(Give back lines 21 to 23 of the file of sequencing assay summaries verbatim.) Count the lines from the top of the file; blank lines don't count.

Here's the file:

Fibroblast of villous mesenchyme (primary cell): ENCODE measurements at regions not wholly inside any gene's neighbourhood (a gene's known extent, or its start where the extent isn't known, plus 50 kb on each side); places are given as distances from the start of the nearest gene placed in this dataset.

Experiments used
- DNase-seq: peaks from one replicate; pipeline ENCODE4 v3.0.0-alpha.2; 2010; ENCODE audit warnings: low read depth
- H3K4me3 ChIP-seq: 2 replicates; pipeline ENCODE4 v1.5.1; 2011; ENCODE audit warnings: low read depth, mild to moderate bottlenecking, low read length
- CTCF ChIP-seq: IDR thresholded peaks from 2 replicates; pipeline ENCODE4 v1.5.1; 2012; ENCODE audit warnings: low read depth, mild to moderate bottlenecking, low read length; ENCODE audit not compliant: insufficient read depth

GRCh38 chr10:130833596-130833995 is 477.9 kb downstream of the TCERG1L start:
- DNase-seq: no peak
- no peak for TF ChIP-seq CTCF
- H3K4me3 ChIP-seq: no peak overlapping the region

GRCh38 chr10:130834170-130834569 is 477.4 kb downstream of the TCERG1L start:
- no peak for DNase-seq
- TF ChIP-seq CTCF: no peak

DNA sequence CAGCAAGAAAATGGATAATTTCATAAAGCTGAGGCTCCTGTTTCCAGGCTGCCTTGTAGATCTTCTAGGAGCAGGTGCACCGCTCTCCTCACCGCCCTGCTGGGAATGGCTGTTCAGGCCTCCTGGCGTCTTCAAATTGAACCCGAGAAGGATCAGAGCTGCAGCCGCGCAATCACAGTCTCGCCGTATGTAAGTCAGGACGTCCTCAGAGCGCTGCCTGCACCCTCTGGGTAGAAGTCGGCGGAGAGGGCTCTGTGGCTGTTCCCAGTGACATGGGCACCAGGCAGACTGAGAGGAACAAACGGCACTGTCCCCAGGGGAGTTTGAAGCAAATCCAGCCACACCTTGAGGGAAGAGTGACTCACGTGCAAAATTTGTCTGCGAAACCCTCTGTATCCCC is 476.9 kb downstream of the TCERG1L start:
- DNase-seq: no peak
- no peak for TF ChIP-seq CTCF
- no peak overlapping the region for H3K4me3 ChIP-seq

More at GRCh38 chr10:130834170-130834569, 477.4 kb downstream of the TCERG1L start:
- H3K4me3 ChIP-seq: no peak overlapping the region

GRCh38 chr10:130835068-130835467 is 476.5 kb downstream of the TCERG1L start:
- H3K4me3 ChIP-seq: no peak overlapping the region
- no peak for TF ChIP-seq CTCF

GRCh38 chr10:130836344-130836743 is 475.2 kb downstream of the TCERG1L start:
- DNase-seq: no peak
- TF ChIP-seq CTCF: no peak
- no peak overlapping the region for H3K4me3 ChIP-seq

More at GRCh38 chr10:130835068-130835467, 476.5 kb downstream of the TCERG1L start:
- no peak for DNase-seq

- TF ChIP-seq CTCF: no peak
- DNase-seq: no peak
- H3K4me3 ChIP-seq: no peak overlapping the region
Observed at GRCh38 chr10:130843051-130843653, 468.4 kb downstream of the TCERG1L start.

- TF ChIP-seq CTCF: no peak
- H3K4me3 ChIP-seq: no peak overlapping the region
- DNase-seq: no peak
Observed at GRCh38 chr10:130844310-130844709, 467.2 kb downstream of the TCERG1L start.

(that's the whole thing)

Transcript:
- no peak for TF ChIP-seq CTCF

GRCh38 chr10:130836344-130836743 is 475.2 kb downstream of the TCERG1L start:
- DNase-seq: no peak